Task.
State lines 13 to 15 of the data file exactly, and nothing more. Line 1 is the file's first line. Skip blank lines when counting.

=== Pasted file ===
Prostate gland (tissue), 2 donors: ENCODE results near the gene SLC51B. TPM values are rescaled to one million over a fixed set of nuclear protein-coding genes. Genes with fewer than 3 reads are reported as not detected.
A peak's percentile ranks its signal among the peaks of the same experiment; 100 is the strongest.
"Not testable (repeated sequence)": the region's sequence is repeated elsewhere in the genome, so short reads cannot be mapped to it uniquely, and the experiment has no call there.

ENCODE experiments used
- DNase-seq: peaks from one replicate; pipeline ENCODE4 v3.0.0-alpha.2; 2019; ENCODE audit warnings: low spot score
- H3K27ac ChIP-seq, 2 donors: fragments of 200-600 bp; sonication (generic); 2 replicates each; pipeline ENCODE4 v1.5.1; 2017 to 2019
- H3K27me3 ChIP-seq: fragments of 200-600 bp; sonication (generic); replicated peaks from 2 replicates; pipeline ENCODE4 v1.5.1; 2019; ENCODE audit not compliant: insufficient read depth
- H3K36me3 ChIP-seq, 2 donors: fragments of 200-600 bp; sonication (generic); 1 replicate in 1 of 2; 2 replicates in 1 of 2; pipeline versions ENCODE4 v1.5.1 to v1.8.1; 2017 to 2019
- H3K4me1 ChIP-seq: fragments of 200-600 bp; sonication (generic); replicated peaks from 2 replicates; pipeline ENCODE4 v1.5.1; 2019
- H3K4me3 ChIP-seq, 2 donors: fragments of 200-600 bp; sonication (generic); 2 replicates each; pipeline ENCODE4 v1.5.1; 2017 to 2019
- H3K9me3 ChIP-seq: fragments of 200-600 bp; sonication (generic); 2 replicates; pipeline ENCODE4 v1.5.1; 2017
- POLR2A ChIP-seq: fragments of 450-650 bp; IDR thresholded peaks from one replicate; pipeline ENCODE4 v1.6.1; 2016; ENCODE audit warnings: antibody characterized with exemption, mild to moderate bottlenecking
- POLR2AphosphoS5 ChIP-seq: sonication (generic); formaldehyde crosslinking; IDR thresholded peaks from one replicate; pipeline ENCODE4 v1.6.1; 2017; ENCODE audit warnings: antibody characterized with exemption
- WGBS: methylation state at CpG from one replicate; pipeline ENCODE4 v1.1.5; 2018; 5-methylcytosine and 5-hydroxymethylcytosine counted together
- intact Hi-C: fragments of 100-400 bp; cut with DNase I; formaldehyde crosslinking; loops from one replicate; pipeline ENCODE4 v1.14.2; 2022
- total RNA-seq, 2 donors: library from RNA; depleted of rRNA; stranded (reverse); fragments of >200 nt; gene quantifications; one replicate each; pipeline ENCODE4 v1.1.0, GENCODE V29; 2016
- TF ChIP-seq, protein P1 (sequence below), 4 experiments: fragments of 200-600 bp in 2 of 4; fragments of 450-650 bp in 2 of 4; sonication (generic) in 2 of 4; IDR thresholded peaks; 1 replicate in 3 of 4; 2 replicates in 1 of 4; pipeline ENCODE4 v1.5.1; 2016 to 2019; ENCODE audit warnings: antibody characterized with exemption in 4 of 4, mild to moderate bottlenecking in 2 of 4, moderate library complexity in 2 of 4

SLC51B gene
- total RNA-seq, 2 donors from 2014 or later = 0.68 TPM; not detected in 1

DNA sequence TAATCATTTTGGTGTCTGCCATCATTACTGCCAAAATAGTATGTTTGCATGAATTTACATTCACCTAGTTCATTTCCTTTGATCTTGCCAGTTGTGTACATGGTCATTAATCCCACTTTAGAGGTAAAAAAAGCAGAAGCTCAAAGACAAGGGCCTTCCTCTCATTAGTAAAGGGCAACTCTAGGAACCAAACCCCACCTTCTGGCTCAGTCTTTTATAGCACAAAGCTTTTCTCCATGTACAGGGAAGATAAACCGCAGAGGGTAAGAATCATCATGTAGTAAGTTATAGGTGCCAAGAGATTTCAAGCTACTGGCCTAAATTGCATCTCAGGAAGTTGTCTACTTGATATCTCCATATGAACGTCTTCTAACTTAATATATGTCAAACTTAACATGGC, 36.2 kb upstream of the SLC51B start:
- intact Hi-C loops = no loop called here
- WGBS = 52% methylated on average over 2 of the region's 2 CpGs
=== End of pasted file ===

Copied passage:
- POLR2AphosphoS5 ChIP-seq: sonication (generic); formaldehyde crosslinking; IDR thresholded peaks from one replicate; pipeline ENCODE4 v1.6.1; 2017; ENCODE audit warnings: antibody characterized with exemption
- WGBS: methylation state at CpG from one replicate; pipeline ENCODE4 v1.1.5; 2018; 5-methylcytosine and 5-hydroxymethylcytosine counted together
- intact Hi-C: fragments of 100-400 bp; cut with DNase I; formaldehyde crosslinking; loops from one replicate; pipeline ENCODE4 v1.14.2; 2022